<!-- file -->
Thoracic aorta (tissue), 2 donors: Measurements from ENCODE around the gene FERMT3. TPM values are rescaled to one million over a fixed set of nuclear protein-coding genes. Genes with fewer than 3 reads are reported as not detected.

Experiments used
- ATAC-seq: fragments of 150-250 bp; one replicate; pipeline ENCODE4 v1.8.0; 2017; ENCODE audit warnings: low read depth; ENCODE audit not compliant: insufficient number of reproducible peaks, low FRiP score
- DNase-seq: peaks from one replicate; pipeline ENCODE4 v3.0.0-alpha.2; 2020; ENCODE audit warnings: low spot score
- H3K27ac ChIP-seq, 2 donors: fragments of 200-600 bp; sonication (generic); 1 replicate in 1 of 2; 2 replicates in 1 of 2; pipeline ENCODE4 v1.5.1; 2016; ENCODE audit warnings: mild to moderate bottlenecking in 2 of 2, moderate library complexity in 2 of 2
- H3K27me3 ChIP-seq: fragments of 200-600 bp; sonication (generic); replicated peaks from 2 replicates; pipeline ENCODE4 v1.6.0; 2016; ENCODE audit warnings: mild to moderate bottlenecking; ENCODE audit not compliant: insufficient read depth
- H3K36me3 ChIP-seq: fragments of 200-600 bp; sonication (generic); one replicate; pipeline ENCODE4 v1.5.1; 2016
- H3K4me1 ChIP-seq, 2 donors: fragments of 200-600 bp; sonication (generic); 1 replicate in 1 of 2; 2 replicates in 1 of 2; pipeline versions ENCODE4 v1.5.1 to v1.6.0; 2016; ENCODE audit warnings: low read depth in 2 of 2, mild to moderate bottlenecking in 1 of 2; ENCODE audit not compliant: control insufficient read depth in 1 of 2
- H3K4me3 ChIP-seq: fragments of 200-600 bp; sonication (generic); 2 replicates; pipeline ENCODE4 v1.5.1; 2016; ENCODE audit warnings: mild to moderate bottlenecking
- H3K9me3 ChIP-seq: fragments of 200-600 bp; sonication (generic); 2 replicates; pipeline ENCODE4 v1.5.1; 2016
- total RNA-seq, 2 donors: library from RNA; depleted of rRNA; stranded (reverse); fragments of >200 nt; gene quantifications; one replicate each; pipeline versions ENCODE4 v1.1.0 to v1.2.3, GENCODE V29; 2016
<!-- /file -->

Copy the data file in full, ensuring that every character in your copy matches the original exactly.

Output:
Thoracic aorta (tissue), 2 donors: Measurements from ENCODE around the gene FERMT3. TPM values are rescaled to one million over a fixed set of nuclear protein-coding genes. Genes with fewer than 3 reads are reported as not detected.

Experiments used
- ATAC-seq: fragments of 150-250 bp; one replicate; pipeline ENCODE4 v1.8.0; 2017; ENCODE audit warnings: low read depth; ENCODE audit not compliant: insufficient number of reproducible peaks, low FRiP score
- DNase-seq: peaks from one replicate; pipeline ENCODE4 v3.0.0-alpha.2; 2020; ENCODE audit warnings: low spot score
- H3K27ac ChIP-seq, 2 donors: fragments of 200-600 bp; sonication (generic); 1 replicate in 1 of 2; 2 replicates in 1 of 2; pipeline ENCODE4 v1.5.1; 2016; ENCODE audit warnings: mild to moderate bottlenecking in 2 of 2, moderate library complexity in 2 of 2
- H3K27me3 ChIP-seq: fragments of 200-600 bp; sonication (generic); replicated peaks from 2 replicates; pipeline ENCODE4 v1.6.0; 2016; ENCODE audit warnings: mild to moderate bottlenecking; ENCODE audit not compliant: insufficient read depth
- H3K36me3 ChIP-seq: fragments of 200-600 bp; sonication (generic); one replicate; pipeline ENCODE4 v1.5.1; 2016
- H3K4me1 ChIP-seq, 2 donors: fragments of 200-600 bp; sonication (generic); 1 replicate in 1 of 2; 2 replicates in 1 of 2; pipeline versions ENCODE4 v1.5.1 to v1.6.0; 2016; ENCODE audit warnings: low read depth in 2 of 2, mild to moderate bottlenecking in 1 of 2; ENCODE audit not compliant: control insufficient read depth in 1 of 2
- H3K4me3 ChIP-seq: fragments of 200-600 bp; sonication (generic); 2 replicates; pipeline ENCODE4 v1.5.1; 2016; ENCODE audit warnings: mild to moderate bottlenecking
- H3K9me3 ChIP-seq: fragments of 200-600 bp; sonication (generic); 2 replicates; pipeline ENCODE4 v1.5.1; 2016
- total RNA-seq, 2 donors: library from RNA; depleted of rRNA; stranded (reverse); fragments of >200 nt; gene quantifications; one replicate each; pipeline versions ENCODE4 v1.1.0 to v1.2.3, GENCODE V29; 2016